Life on the Darling [exhibition curatorship]

Lorraine Gibson

Research output: Non-traditional research outputCuratorship


The Darling River in far-western New South Wales forms part of the traditional lands of the Barkindji Aboriginal people. The Barkindji people call the Darling River the ‘Barka’ and Barkindji means ‘belonging to the river’. Many Barkindji people state that ‘without the river we are nothing’, ‘we lose our identity’. The art works shown here express something of the relationship that four Barkindji artists from Wilcannia, William (Badger) Bates, Phillip Bates (Badger’s son), Murray Butcher and Willie-Don Hunter have with the river. This includes present and past experiences of river life, ancestral beings and family and Dreaming stories. As with much of Australia, land use by non-Aboriginal settlers has created accumulative and increasing impact upon the country of far-western NSW. Changes to water cycles and flows, irrigation demand further up the river system and an extended period of drought has further seen the quality and quantity of water in the river altered.Some of the works such as ‘no more catfish’ are reflections on this. Others, such as those representing Ngatji the rainbow serpent, the creator of the Darling River, are expressive of the ongoing importance of this ancestral being to life on the Darling.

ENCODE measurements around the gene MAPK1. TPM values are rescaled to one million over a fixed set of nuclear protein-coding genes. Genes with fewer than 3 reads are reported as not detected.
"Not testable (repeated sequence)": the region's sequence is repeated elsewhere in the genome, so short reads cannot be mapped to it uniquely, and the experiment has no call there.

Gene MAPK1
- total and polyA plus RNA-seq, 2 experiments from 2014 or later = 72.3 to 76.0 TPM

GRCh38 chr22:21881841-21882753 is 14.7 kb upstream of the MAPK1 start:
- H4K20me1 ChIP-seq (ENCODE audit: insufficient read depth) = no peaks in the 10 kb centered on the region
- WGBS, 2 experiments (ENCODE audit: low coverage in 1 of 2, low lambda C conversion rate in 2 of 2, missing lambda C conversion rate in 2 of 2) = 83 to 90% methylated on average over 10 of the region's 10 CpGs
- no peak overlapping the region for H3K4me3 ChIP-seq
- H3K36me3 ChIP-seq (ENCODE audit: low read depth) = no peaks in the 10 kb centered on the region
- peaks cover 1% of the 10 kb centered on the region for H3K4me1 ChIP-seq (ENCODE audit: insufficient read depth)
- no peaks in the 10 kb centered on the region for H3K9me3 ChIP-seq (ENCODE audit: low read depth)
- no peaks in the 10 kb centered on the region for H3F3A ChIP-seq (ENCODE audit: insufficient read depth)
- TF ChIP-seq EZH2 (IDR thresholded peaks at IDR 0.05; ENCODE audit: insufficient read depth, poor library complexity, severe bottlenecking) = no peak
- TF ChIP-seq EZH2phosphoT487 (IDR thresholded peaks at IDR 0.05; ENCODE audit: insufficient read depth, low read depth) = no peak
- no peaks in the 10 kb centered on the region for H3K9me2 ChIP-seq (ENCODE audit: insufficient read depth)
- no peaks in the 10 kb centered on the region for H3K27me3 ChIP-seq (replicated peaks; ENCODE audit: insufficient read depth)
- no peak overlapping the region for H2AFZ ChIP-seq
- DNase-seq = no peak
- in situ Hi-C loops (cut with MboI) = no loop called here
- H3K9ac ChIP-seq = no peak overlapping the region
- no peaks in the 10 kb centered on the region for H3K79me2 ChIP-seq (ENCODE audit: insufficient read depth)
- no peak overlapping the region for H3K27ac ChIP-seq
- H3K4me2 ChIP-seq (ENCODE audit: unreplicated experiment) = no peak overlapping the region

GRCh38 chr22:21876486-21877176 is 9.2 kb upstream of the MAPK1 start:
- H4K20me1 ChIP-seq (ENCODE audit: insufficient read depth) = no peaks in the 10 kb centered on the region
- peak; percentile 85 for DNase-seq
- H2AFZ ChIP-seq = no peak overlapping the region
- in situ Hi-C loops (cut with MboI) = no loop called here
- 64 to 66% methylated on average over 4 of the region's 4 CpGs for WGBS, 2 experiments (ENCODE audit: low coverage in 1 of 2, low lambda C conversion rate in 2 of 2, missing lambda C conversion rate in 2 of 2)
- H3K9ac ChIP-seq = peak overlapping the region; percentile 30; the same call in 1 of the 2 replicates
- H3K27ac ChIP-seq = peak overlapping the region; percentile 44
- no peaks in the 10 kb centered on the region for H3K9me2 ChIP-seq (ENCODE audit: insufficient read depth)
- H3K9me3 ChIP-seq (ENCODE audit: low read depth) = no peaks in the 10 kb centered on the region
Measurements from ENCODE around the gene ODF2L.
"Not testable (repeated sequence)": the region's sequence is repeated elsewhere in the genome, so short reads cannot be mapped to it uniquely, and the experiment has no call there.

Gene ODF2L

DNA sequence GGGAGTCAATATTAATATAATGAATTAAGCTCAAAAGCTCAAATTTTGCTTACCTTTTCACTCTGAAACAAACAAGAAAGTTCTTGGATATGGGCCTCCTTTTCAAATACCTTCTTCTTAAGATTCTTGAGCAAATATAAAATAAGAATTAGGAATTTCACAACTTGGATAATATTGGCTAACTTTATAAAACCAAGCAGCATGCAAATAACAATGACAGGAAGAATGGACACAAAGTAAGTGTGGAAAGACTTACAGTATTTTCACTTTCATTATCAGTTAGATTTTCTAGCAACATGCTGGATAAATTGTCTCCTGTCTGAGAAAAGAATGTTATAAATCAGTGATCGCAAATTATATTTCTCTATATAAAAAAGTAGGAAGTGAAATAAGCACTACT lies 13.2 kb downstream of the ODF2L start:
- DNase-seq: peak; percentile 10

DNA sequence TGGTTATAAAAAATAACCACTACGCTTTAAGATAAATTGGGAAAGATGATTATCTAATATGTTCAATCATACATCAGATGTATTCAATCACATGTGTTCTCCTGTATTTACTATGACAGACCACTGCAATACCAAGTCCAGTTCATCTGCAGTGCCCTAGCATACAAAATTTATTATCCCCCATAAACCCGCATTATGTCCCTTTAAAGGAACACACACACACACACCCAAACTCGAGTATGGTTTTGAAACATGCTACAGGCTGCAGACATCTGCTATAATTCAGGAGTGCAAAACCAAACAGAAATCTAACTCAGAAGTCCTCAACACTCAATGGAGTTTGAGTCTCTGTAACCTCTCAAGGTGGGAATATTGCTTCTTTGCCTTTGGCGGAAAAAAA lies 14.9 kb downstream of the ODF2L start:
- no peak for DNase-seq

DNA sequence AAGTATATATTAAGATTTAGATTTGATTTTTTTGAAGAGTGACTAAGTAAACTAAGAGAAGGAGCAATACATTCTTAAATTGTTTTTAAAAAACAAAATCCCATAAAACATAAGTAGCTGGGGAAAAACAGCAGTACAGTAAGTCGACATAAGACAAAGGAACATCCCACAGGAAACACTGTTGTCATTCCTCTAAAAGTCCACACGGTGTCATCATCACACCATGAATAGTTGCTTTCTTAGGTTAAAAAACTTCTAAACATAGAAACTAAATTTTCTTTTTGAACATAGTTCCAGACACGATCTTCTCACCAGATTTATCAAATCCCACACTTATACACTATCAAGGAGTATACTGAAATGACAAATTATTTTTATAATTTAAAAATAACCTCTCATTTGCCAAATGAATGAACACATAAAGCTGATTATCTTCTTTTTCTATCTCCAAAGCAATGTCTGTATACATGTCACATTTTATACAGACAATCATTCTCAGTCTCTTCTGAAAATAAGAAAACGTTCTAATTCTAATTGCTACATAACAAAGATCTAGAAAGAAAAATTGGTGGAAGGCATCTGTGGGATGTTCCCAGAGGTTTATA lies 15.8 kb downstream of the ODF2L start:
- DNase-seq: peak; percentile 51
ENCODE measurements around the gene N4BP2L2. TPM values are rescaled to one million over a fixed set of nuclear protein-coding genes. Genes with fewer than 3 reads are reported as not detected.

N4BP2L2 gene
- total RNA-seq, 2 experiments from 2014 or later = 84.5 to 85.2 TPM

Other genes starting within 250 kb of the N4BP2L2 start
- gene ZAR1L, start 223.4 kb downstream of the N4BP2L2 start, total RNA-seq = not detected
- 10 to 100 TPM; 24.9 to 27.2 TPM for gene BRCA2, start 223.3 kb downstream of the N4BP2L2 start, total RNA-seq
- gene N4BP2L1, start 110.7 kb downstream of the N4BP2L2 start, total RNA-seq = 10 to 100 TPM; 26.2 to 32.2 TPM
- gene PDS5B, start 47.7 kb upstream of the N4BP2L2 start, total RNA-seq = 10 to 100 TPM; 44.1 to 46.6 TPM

Original languageEnglish
Publication statusPublished - 2008


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